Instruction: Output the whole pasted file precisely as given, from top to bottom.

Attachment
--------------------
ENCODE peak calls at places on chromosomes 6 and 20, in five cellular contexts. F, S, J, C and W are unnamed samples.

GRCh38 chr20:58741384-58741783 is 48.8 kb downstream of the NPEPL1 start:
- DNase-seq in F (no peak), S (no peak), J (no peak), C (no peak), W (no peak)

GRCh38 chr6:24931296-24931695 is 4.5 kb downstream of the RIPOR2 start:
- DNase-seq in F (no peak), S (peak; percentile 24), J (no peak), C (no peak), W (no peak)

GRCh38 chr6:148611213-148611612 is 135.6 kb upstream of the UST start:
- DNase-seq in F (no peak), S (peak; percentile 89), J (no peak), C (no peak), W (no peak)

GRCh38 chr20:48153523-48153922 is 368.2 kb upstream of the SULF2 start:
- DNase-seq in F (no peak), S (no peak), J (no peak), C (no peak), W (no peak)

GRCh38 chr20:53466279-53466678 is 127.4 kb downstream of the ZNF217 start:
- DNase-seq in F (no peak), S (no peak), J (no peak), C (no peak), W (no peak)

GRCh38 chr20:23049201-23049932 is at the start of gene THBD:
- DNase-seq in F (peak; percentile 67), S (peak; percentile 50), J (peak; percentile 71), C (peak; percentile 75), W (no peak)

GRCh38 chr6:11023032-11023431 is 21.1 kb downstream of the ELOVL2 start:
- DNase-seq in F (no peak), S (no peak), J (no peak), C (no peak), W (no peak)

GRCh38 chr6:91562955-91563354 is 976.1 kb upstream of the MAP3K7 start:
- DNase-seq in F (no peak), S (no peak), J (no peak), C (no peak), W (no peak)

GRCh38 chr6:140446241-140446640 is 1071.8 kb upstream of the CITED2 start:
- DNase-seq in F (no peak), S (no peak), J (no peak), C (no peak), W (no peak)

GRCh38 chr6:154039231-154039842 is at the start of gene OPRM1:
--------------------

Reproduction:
ENCODE peak calls at places on chromosomes 6 and 20, in five cellular contexts. F, S, J, C and W are unnamed samples.

GRCh38 chr20:58741384-58741783 is 48.8 kb downstream of the NPEPL1 start:
- DNase-seq in F (no peak), S (no peak), J (no peak), C (no peak), W (no peak)

GRCh38 chr6:24931296-24931695 is 4.5 kb downstream of the RIPOR2 start:
- DNase-seq in F (no peak), S (peak; percentile 24), J (no peak), C (no peak), W (no peak)

GRCh38 chr6:148611213-148611612 is 135.6 kb upstream of the UST start:
- DNase-seq in F (no peak), S (peak; percentile 89), J (no peak), C (no peak), W (no peak)

GRCh38 chr20:48153523-48153922 is 368.2 kb upstream of the SULF2 start:
- DNase-seq in F (no peak), S (no peak), J (no peak), C (no peak), W (no peak)

GRCh38 chr20:53466279-53466678 is 127.4 kb downstream of the ZNF217 start:
- DNase-seq in F (no peak), S (no peak), J (no peak), C (no peak), W (no peak)

GRCh38 chr20:23049201-23049932 is at the start of gene THBD:
- DNase-seq in F (peak; percentile 67), S (peak; percentile 50), J (peak; percentile 71), C (peak; percentile 75), W (no peak)

GRCh38 chr6:11023032-11023431 is 21.1 kb downstream of the ELOVL2 start:
- DNase-seq in F (no peak), S (no peak), J (no peak), C (no peak), W (no peak)

GRCh38 chr6:91562955-91563354 is 976.1 kb upstream of the MAP3K7 start:
- DNase-seq in F (no peak), S (no peak), J (no peak), C (no peak), W (no peak)

GRCh38 chr6:140446241-140446640 is 1071.8 kb upstream of the CITED2 start:
- DNase-seq in F (no peak), S (no peak), J (no peak), C (no peak), W (no peak)

GRCh38 chr6:154039231-154039842 is at the start of gene OPRM1: